A personal, idiosyncratic history of popular music that also may well be definitive, from the revered music critic
From the age of song sheets in the late nineteenth-century to the contemporary era of digital streaming, pop music has been our most influential laboratory for social and aesthetic experimentation, changing the world three minutes at a time.
In Love for Sale, David Hajdu—one of the most respected critics and music historians of our time—draws on a lifetime of listening, playing, and writing about music to show how pop has done much more than peddle fantasies of love and sex to teenagers. From vaudeville singer Eva Tanguay, the “I Don’t Care Girl” who upended Victorian conceptions of feminine propriety to become one of the biggest stars of her day to the scandal of Blondie playing disco at CBGB, Hajdu presents an incisive and idiosyncratic history of a form that has repeatedly upset social and cultural expectations.
Exhaustively researched and rich with fresh insights, Love for Sale is unbound by the usual tropes of pop music history. Hajdu, for instance, gives a star turn to Bessie Smith and the “blues queens” of the 1920s, who brought wildly transgressive sexuality to American audience decades before rock and roll. And there is Jimmie Rodgers, a former blackface minstrel performer, who created country music from the songs of rural white and blacks . . . entwined with the sound of the Swiss yodel. And then there are today’s practitioners of Electronic Dance Music, who Hajdu celebrates for carrying the pop revolution to heretofore unimaginable frontiers. At every turn, Hajdu surprises and challenges readers to think about our most familiar art in unexpected ways.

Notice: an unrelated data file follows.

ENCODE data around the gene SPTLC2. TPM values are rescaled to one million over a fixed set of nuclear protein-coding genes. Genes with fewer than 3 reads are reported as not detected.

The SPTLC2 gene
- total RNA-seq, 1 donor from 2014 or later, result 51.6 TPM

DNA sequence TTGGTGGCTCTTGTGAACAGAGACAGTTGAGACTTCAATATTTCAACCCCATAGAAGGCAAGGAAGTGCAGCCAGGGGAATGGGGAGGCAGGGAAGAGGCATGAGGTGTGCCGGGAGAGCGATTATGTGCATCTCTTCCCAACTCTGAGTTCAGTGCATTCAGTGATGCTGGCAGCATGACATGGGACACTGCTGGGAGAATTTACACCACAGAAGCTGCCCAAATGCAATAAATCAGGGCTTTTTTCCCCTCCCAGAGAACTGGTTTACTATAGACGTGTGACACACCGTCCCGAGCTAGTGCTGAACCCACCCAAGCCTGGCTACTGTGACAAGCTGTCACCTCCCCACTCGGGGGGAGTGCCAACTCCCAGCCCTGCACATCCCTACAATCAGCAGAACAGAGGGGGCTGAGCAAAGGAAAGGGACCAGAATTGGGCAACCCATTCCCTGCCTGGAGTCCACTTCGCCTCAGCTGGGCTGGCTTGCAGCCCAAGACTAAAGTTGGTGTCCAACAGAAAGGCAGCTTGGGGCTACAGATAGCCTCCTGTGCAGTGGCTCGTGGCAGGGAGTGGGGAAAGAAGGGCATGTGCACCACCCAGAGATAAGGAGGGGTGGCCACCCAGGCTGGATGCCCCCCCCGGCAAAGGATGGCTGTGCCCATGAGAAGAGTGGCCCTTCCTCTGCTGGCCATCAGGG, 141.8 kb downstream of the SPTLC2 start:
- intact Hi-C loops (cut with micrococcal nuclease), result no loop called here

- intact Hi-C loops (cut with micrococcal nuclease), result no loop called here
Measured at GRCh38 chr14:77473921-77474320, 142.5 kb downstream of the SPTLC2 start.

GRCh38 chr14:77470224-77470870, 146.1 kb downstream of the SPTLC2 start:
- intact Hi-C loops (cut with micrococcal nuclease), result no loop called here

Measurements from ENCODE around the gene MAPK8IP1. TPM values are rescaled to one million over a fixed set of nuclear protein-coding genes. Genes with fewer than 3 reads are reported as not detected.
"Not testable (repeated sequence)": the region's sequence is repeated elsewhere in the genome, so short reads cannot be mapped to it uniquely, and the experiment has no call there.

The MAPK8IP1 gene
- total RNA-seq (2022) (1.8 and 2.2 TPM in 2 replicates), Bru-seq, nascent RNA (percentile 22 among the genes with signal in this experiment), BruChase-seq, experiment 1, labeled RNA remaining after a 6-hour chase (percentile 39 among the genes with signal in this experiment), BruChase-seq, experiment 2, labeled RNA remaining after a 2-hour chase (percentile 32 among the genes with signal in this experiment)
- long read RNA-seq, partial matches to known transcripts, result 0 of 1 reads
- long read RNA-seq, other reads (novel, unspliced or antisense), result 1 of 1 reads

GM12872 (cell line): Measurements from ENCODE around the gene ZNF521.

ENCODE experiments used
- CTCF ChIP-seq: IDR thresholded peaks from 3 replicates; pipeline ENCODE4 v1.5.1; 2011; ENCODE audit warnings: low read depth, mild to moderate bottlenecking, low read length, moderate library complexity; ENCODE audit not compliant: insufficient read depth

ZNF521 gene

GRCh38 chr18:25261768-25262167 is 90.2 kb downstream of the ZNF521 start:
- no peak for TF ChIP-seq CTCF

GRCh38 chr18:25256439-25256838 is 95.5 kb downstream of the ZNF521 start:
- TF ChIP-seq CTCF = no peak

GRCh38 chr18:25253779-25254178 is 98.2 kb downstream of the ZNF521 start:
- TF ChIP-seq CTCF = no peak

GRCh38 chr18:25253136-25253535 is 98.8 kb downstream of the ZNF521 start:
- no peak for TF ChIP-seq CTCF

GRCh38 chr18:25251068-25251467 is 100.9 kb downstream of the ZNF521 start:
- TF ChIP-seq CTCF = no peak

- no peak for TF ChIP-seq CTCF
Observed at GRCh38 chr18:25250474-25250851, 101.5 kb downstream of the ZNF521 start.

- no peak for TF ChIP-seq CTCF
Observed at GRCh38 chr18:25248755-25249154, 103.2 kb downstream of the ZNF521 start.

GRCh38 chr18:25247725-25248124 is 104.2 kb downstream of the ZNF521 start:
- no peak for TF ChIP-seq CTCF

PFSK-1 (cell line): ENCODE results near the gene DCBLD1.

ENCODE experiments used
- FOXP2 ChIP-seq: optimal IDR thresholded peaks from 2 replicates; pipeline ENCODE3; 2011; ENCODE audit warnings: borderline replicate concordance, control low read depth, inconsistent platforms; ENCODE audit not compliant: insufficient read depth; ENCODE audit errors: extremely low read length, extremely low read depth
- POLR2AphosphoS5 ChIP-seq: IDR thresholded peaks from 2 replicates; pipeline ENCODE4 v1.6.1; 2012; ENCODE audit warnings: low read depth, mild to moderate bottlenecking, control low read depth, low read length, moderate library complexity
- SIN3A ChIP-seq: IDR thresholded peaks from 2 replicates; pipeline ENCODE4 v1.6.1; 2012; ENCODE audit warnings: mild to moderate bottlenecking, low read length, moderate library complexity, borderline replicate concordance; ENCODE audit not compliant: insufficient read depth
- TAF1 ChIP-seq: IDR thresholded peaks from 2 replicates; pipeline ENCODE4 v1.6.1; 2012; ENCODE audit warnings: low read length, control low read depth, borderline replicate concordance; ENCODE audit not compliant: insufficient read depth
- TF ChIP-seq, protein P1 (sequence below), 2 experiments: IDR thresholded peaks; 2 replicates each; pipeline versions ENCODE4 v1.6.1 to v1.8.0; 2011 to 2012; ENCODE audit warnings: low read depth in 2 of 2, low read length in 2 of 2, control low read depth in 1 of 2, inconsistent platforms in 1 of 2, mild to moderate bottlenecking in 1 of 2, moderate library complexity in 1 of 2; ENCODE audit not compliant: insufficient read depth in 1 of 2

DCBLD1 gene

Masterly and impassioned, authoritative and at times deeply personal, Love for Sale is a book of critical history informed by its writer's own unique history as a besotted fan and lifelong student of pop.
Romance, social bonding, and self-definition are readily available for the price of a Victrola cylinder, record, CD, or iTunes download, posits music critic Hajdu in this illuminating, idiosyncratic history of pop music. Hajdu (Positively Fourth Street) goes back to Tin Pan Alley sheet-music hits, then forward through jazz and swing, Elvis and rock, disco, rap, and electronica, along with many quirky detours down forgotten byroads. (Singing movie cowboys Gene Autry and Roy Rogers, he contends, held a profound sway over later country-western innovators such as Johnny Cash and Willie Nelson.) There's a modicum of influence-tracing here to explain the evolution of pop styles, leavened with the author's colorful reminiscences of stars he has interviewed and his presence at the birth of the 1970s New York punk scene at CBGB. But Hajdu is more interested in how changes in music and musical technology affect listeners the transistor radio, he writes in a tour de force section, turned listening to music into a solitary, ruminative pursuit rather than a social pastime and how songs shape teens' memories and tribal mores. Writing in graceful prose, Hajdu nicely balances brisk historical narrative, shrewd cultural analysis, and opinionated personal reflection in an absorbing account of shifting musical landscapes.